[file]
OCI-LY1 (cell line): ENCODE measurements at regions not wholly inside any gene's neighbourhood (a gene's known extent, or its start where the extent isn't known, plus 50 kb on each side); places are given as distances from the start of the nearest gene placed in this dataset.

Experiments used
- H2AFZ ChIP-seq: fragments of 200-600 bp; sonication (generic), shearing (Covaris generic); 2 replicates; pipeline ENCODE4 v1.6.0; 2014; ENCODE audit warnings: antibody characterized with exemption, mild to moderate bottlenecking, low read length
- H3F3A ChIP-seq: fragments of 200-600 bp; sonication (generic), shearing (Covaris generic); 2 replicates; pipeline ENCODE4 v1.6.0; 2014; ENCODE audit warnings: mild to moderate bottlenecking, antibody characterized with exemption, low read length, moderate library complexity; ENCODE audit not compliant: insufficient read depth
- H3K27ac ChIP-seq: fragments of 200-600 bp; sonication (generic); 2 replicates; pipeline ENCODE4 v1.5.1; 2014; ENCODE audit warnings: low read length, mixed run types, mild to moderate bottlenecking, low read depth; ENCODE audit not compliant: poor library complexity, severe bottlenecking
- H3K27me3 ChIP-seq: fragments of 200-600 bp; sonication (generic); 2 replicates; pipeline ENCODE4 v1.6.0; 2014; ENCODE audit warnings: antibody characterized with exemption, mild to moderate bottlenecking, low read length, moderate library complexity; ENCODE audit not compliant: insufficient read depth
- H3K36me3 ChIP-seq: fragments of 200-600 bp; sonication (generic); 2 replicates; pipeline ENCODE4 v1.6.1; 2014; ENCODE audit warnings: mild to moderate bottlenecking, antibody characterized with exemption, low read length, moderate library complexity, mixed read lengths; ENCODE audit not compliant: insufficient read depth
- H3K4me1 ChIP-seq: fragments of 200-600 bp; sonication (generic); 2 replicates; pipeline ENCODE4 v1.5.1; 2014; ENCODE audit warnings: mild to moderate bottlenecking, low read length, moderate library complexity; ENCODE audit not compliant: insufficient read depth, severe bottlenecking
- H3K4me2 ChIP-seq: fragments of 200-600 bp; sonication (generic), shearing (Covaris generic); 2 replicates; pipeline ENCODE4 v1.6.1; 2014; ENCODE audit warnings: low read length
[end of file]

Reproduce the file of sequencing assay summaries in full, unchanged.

OCI-LY1 (cell line): ENCODE measurements at regions not wholly inside any gene's neighbourhood (a gene's known extent, or its start where the extent isn't known, plus 50 kb on each side); places are given as distances from the start of the nearest gene placed in this dataset.

Experiments used
- H2AFZ ChIP-seq: fragments of 200-600 bp; sonication (generic), shearing (Covaris generic); 2 replicates; pipeline ENCODE4 v1.6.0; 2014; ENCODE audit warnings: antibody characterized with exemption, mild to moderate bottlenecking, low read length
- H3F3A ChIP-seq: fragments of 200-600 bp; sonication (generic), shearing (Covaris generic); 2 replicates; pipeline ENCODE4 v1.6.0; 2014; ENCODE audit warnings: mild to moderate bottlenecking, antibody characterized with exemption, low read length, moderate library complexity; ENCODE audit not compliant: insufficient read depth
- H3K27ac ChIP-seq: fragments of 200-600 bp; sonication (generic); 2 replicates; pipeline ENCODE4 v1.5.1; 2014; ENCODE audit warnings: low read length, mixed run types, mild to moderate bottlenecking, low read depth; ENCODE audit not compliant: poor library complexity, severe bottlenecking
- H3K27me3 ChIP-seq: fragments of 200-600 bp; sonication (generic); 2 replicates; pipeline ENCODE4 v1.6.0; 2014; ENCODE audit warnings: antibody characterized with exemption, mild to moderate bottlenecking, low read length, moderate library complexity; ENCODE audit not compliant: insufficient read depth
- H3K36me3 ChIP-seq: fragments of 200-600 bp; sonication (generic); 2 replicates; pipeline ENCODE4 v1.6.1; 2014; ENCODE audit warnings: mild to moderate bottlenecking, antibody characterized with exemption, low read length, moderate library complexity, mixed read lengths; ENCODE audit not compliant: insufficient read depth
- H3K4me1 ChIP-seq: fragments of 200-600 bp; sonication (generic); 2 replicates; pipeline ENCODE4 v1.5.1; 2014; ENCODE audit warnings: mild to moderate bottlenecking, low read length, moderate library complexity; ENCODE audit not compliant: insufficient read depth, severe bottlenecking
- H3K4me2 ChIP-seq: fragments of 200-600 bp; sonication (generic), shearing (Covaris generic); 2 replicates; pipeline ENCODE4 v1.6.1; 2014; ENCODE audit warnings: low read length